Hayden remembered Moran saying "with a sort of regretful enthusiasm, that these beautiful tints were beyond the reach of human art." What the sketchbook could not encompass, however, memory and imagination perhaps could, and as soon as he got back to New York, Moran ordered an 2.4x4.3 meter canvas and flung himself into work on the climactic panorama of the US's years of Western expansion: The Grand Canyon of the Yellowstone.
Meanwhile, Hayden had been busy lobbying Congress, with the enthusiastic backing of the Northern Pacific Railroad's directors, to set aside Yellowstone as a national park a museum of US sublimity. To prove its uniqueness, he displayed Moran's sketches and Jackson's photographs; and in March 1871 President Grant signed into law an act of Congress protecting the whole Yellowstone area, 5800 square kilometers, in perpetuity. This was to do wonders for the Northern Pacific Railroad's cash flow and, not incidentally, for Moran's. The Grand Canyon of the Yellowstone became the first US landscape by a US artist ever bought by the US government. It cost $10'000, and it went straight on view in the Capitol, where the effigies of so many flesh-and-blood heroes were to be seen. This, too, was a painting of a hero: the landscape as hero, limbs of rock, belly of water, hair of trees, all done with absorbing virtuosity. It rivaled Church and outdid Bierstadt in offering the panoramic thrill that no watercolor can give, and the density of substance that no photograph could rival. It became a prime symbol of wilderness tourism. Two years later, Moran tried to repeat its success with an even larger canvas, The Chasm of the Colorado, the result of an expedition down the Grand Canyon led by Colonel John Wesley Powell, another surveyor who needed, as he put it, an artist of Moran's stature to paint scenes that were "too vast, too complex, and too grand for verbal description." Moran certainly did his best, but the Canyon defeated him as it has defeated all landscape painters since; not even he could solve the principal problem of painting it, the lack of any scale that related to the human body and so might allow the viewer to imagine himself on the edge of the scene.
— A Scene on the Tohickon Creek: Autumn (1868, 76x114cm; 685x1012pix, 625kb _ ZOOM to 1665x2460pix, 3662kb)
–- Grand Canyon of the Yellowstone, Wyoming (1906, 51x76cm; 3/8 size, 179 kb _ .ZOOM to 3/4 size, 687kb)
–- Grand Canyon of the Yellowstone (1893, 50x40cm; half~size, 202 kb _ .ZOOM to full size, 747kb)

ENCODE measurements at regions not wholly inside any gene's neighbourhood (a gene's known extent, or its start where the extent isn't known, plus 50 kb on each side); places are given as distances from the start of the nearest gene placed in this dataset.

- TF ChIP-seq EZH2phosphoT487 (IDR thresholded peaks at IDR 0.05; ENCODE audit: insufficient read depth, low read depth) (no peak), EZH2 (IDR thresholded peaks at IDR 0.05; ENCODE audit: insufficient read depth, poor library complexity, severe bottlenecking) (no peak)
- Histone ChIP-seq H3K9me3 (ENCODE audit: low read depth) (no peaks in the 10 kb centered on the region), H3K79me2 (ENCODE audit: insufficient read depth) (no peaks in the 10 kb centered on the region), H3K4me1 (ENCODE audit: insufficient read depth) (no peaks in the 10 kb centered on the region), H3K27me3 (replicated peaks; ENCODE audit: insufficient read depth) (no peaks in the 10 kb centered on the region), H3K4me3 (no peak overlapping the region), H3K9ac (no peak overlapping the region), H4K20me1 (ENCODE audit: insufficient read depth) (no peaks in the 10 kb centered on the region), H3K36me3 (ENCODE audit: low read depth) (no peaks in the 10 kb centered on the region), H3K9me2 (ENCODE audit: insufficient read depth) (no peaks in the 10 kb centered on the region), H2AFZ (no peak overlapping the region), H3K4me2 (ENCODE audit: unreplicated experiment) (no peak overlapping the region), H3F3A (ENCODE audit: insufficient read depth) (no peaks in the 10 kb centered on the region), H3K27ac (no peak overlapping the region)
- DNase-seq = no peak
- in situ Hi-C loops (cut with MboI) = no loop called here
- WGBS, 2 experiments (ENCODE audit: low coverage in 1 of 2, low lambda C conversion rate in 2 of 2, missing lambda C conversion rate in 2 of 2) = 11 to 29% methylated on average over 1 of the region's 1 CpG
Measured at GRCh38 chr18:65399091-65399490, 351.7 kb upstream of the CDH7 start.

–- The Great Blue Spring of the Lower Geyser Basin (739x1059pix, 60kb)
–- Grand Canyon with Rainbow (1912, 63x76cm; xpix, 170kb _ /F#*>.ZOOM to 3/4 size, 720kb)
— View of Venice (1888; 115kb)
— The Grand Canal (1889; 106kb)
— Chicago World's Fair (1894; 153kb)
Mountain of the Holy Cross (1875, 208x163cm)
Slaves Escaping Through the Swamp (1862; 188kb)
— The Autumnal Woods aka Under the Trees (1865; 265kb)
— Children of the Mountain, Sierra Nevada, California (1866; 245kb)
— Upper Falls, Yellowstone (1871; 119kb)
— Tower Falls (1872; 135kb)
— The Grand Canyon of the Yellowstone (1872; 89kb; 490x895pix, 89kb)
— Grand Canyon of the Yellowstone (1872; 118kb; 485x796pix, 118kb)
— Grand Canyon of the Colorado (1915; 122kb)
— Lower Falls, Yellowstone Canyon (1919; 163kb)
— Grand Canyon (1921; 561x700pix, 118kb)
— Great Falls of Yellowstone (1898; 141kb)
— Shoshone Falls on the Snake River (1900; 93kb)
— Cliffs, Green River, Wyoming (1872; 86kb)
— Cliffs of the Rio Virgin, South Utah (1873; 95kb)
— Green River Cliffs, Wyoming (1881; 77kb)
— Pass at Glencoe, Scotland (1882; 90kb)
— Gathering Storm near Maravatio, Mexico (1883; 130kb)
— Vera Cruz Harbor, Mexico (1884; 115kb)
— A Pastoral Landscape (1889; 141kb)
— June, East Hampton (1895; 142kb)
— Cathedral Rock (1902; 94kb)
— Bright Angel Trail (1904; 162kb)
— Indian Pueblo, Laguna, New Mexico (1905; 142kb)
— The Sentinel, Yosemite Valley (1908; 117kb)
— Tantallon Castle, North Berwick, Scotland (1910; 156kb)
— An Indian Paradise, Green River, Wyoming (1911; 141kb)
— Index Peak, Yellowstone National Park (1914; 82kb)
— Hopi Village, Arizona (1916; 113kb)
— Cinnabar Mountain, Yellowstone River (1871, 26x36cm; 746x1014pix, 71kb)
— 243 images at the Athenaeum